Sunday, November 26, 2006


I think I have said this here before, but it bears repeating: The only thing I know about airplanes is how to sit in one. And the only authority I bring to the discussion over what happened on Sept. 29 at 37,000 feet over the Amazon is based on two things:

1. I was a witness, and am so far the only one of the seven survivors who's been free to talk and write publicly about this event, which came to dominate this little travel blog that I started writing, just for fun, in August.

2. From day one, I sensed that the fix was in to scapegoat the two American pilots. And then the Defense Minister of Brazil and other authorities began seriously making wild charges, such as the now utterly discredited allegation (which went unchallenged in the media for about a month) that the American pilots caused the horrendous crash because they were doing "stunt maneuvers" in the sky to show off the new Legacy 600 jet. So I decided to get tough here about what I saw going on there, even though I knew it would guarantee the continuation of my very much unwanted role as a punching bag for a small contingent of anti-American hysterics in Brazil.

Now I sense we might be reaching the end game, though the pilots are still being held and, it's clear, the authorities are seriously worried that releasing the pilots will further rile up the very angry Brazilian air traffic controllers, who have been creating massive air-traffic delays in a month-long protest over poor and unsafe working conditions that began in the aftermath of the Sept. 29 disaster.

But developments in Brazil are moving fast. No longer does it create a virtual international incident to suggest that, as many pilots have told me, the Brazilian air-traffic control system is broken and badly in need of repair. The official in charge of all air traffic control centers and his No. 2 man were both fired last week by Brazil's president, and there's speculation in the media that the Defense Minister, President Lula's good friend "Wonderful" Waldir Pires, himself will be out soon.

Anyone who knows anything about aviation accidents figures that disasters like this are usually caused by a series of events, some human and some technological, some small and some not so small. But it's now also clear that the core problem on Sept. 29 was a series of air-traffic-control mistakes that put both planes on a direct collision course.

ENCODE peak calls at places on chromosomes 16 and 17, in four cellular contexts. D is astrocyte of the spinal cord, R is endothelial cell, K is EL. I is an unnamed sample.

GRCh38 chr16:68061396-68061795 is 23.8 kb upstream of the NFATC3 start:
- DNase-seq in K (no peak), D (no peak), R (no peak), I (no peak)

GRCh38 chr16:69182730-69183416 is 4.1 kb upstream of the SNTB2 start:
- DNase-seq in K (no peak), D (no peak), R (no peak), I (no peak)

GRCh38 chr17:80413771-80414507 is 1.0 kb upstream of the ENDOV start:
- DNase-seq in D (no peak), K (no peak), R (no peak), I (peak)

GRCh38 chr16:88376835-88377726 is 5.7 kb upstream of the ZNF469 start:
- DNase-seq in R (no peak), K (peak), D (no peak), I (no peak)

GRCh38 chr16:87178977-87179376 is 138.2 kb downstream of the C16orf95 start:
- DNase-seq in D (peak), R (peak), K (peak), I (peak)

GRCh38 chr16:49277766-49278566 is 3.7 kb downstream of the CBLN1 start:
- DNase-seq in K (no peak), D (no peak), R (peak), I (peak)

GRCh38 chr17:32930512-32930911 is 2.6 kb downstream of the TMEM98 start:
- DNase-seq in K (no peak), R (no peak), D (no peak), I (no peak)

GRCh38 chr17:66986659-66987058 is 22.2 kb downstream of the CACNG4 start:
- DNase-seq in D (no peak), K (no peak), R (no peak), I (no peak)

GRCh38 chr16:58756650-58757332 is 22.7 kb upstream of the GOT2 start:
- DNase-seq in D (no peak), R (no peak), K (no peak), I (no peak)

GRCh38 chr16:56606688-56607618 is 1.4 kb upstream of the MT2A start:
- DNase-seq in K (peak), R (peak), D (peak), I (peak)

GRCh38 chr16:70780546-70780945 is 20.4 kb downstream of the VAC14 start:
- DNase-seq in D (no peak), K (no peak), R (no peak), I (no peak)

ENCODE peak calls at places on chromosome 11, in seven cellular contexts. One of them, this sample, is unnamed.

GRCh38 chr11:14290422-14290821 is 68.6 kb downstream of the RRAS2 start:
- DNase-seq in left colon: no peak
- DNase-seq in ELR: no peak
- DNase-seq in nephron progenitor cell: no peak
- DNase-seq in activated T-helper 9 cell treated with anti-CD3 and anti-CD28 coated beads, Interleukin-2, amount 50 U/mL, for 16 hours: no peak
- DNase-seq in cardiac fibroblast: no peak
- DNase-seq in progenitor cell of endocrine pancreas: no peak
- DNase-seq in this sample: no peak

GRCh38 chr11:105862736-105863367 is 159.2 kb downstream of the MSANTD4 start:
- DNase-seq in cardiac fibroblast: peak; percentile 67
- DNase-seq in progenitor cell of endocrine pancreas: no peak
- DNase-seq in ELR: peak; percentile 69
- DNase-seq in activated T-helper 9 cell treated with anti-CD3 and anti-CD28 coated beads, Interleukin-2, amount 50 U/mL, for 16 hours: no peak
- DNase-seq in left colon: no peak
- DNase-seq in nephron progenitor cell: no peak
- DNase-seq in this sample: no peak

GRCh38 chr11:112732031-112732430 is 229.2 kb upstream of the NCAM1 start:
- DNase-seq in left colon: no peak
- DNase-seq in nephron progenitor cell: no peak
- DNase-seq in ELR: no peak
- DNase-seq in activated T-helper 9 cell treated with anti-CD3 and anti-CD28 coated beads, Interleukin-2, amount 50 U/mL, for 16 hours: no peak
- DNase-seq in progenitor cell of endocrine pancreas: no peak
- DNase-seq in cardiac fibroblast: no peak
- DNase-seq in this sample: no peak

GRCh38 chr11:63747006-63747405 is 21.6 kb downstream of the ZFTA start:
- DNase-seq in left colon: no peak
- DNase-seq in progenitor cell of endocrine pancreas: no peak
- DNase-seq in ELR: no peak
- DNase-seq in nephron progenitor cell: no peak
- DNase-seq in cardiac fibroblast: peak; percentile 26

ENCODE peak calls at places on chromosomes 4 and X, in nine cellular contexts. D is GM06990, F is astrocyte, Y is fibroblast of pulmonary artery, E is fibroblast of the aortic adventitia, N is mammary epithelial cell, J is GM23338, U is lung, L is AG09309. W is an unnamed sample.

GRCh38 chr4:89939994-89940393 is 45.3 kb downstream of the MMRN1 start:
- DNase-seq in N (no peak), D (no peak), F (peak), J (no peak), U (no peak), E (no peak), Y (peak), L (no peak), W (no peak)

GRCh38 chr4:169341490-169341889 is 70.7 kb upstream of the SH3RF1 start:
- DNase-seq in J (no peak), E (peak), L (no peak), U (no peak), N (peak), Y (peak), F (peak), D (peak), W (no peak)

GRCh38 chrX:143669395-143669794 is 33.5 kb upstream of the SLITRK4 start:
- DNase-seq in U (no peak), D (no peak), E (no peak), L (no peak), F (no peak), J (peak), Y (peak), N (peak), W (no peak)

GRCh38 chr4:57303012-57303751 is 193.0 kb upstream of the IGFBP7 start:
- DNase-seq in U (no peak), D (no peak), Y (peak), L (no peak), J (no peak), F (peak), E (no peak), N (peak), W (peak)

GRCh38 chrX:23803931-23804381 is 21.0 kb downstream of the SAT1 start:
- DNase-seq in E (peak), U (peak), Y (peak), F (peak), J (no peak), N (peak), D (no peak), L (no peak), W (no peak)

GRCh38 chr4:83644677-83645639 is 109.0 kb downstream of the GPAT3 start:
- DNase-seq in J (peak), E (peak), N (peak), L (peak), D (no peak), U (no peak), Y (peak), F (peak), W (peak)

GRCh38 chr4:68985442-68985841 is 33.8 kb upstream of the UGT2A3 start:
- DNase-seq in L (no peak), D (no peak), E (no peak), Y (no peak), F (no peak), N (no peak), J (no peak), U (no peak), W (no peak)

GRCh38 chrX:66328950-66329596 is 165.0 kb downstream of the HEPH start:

If you're plowing through these very long posts regularly, that says you're awfully interested in what happened. If you want to read what a lot of the real experts -- pilots and other aviation professionals -- are saying, let me suggest a smart forum called Professional Pilots Rumour Network. (Click "Rumours and News"). Normally, I'd be hesitant to publicize this site because I'd be afraid of siccing the crazies on them. But the crazies (ever alert are they) are already in there posting their batty anti-American comments along with the serious aviation professionals. Luckily the forum is well-supervised and most of its particpants were raised well by their parents. It makes for very interesting reading, especially if you're looking for discourse on the technical aspects of the accident. I read it just to learn more from the experts, whether factually or in informed speculation. I wouldn't think of posting anything on it myself.

O.K. Now here are a few news updates from and about this situation in Brazil. (Also, if you're planning to travel to Brazil, air-traffic perils aren't the only thing you need to be concerned about. See two items just off the police blotter at the end of this post.)

--IFATCA, the International Federation of Air Traffic Controllers' Associations, has issued a strong statement deriding authorities' assertions that Brazilian air-traffic-control is a world-class operation.

"IFATCA believes that operators in the air (the pilots) and on the ground (the controllers) fell victim to unacceptable systems traps brought on by 'non-error-tolerant' and 'bad system design' of air traffic control and flight equipment in use. We are confident that our statements concerning this equipment are accurate, and said equipment is responsible for starting the fatal chain of events of Sept. 29, 2006..." the statement says in part.

Decrying the ongoing "counterproductive blame game," the group called for the pilots' release. "IFATCA urges the Brazilian authorities to release immediately the two U.S. pilots held in Brazil," it said, adding "Incarceration without justification will do little to foster an environment of mutual trust and respect that is needed to carry out a successful investigation."